The global version of the Speak Easy voice tech report from J. Walter Thompson Innovation Group and Mindshare Futures was based on a combination of neuroscience experiment, ethnography, focus groups, expert interviews and a survey of 6,780 smartphone owners across nine countries (UK, US, Germany, Spain, Thailand, Japan, Australia, China and Singapore).
Around half (45%) of regular voice users (at least once a week) said they used voice technology because it's faster whilst a third (35%) used it when they were feeling lazy and couldn't be bothered to type.
Further, seven in ten regular users said that speaking to tech now comes naturally, although many prefer to do so in private spaces rather than in public.
Cultural differences play a role here, the report noted. In Japan, for example, 72% of regular voice users said they would feel too embarrassed to use voice technology in public, compared to 57% globally.
Spain, at only 47%, showed the lowest level of embarrassment at using voice in public; Spanish people were in fact the most likely to use voice "while walking down the street" – at 51% compared to the global average of 31%.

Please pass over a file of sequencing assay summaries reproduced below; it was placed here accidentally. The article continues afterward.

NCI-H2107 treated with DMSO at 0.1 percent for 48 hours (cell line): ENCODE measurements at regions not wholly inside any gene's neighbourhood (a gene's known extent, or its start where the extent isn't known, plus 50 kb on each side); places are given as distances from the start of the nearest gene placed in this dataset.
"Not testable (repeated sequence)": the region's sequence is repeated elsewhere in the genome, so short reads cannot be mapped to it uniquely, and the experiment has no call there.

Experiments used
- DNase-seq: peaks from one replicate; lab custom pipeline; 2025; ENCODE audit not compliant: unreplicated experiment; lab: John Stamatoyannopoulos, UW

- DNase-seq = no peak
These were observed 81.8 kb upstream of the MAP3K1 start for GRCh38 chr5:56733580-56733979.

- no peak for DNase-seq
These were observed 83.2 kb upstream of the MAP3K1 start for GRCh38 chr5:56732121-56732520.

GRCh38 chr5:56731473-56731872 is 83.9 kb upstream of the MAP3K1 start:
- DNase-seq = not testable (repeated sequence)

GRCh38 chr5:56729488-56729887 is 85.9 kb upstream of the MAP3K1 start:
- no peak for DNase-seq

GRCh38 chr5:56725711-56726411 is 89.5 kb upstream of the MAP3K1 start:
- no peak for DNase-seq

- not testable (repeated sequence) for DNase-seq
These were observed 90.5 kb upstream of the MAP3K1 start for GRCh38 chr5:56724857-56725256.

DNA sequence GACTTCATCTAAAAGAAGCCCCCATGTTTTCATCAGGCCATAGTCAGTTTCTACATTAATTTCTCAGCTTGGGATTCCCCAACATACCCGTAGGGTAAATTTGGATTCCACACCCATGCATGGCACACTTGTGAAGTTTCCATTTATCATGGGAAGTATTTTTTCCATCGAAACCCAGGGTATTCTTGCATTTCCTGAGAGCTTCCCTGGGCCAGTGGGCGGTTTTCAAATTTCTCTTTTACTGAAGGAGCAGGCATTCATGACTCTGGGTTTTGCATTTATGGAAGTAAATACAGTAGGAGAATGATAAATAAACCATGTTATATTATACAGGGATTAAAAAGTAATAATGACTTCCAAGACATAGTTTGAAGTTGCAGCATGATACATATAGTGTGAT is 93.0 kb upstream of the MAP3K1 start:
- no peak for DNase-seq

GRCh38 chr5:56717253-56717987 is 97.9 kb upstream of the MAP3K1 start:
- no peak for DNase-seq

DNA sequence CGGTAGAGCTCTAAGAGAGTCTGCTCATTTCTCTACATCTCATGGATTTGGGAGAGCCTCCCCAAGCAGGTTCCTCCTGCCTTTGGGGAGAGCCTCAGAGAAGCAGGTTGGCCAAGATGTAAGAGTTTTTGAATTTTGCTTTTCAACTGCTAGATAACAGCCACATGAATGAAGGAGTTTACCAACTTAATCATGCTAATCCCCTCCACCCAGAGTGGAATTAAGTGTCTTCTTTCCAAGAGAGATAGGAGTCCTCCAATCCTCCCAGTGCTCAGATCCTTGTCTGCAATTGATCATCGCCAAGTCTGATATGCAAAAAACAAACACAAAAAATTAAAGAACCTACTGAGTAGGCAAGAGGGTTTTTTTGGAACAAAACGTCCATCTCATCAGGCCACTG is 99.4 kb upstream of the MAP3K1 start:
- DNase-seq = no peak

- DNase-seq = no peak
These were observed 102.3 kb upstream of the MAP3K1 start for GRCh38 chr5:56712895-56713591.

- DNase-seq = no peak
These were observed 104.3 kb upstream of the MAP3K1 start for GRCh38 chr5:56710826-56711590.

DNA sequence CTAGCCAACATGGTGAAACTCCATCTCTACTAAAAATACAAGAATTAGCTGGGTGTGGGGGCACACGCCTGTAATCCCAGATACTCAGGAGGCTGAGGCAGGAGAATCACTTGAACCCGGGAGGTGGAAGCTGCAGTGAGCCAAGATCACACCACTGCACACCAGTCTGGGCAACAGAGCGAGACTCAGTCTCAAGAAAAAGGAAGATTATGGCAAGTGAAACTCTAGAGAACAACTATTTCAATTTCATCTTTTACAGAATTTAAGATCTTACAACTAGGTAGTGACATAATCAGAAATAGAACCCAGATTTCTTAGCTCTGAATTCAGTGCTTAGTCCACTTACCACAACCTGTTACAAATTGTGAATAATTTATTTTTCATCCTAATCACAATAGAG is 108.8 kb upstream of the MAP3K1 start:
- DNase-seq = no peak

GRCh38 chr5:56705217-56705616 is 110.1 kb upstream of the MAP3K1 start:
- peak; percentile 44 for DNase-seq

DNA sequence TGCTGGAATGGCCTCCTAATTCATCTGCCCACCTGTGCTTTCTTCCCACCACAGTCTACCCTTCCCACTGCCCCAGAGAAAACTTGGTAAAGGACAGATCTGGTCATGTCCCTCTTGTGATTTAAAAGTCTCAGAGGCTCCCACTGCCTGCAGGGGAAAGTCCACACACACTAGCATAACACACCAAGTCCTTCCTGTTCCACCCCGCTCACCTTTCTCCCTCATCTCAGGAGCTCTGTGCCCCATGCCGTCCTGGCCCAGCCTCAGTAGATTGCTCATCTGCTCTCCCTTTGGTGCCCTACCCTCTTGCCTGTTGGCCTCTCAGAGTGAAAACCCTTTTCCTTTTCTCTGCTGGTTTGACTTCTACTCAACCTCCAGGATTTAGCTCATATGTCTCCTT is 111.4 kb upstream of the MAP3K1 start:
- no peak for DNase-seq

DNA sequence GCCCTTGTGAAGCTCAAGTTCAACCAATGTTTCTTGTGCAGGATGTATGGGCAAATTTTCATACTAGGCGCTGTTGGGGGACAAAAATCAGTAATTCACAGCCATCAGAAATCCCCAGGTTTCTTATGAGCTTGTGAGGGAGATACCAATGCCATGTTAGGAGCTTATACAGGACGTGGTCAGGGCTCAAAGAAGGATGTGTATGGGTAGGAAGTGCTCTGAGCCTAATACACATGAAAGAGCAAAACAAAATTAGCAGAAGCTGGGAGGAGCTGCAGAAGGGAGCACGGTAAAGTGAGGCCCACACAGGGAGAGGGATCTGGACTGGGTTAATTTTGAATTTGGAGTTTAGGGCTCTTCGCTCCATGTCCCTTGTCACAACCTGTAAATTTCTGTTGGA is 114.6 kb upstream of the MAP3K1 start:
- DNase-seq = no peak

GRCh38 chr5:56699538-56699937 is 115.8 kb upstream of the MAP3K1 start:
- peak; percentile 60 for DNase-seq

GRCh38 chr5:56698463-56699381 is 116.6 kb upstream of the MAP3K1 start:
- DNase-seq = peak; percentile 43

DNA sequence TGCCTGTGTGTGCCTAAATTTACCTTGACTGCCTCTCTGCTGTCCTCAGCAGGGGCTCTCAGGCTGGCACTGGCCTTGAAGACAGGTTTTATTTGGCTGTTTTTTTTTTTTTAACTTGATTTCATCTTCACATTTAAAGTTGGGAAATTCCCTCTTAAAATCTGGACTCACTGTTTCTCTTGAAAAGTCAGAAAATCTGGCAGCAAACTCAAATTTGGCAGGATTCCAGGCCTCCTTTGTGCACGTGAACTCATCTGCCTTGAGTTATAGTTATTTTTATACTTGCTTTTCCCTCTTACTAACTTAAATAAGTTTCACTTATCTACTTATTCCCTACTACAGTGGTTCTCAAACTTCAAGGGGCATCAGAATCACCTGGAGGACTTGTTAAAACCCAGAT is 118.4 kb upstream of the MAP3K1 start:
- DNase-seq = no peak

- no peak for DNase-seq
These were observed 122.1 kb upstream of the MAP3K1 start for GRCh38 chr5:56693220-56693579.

Currently, online searches (60%) and finding information on products (53%) are the most common tasks carried out by regular users, followed by asking questions (50%), asking for directions (42%), finding information on a brand or company (41%) and playing music (41%).
Other less common tasks included checking travel information (29%), setting alarms (28%), checking news headlines (24%) and home management tasks (14%).
Voice technology will "inevitably" become more ubiquitous, the report said, as it found a significant appetite for more voice-enabled devices.
For example, more than two thirds of global smartphone users were interested in the prospect of voice-activated televisions (69%) and light switches (66%), while almost half (45%) were interested in the idea of chatting to their fridges.
Data sourced from J Walter Thomson Intelligence; additional content by WARC staff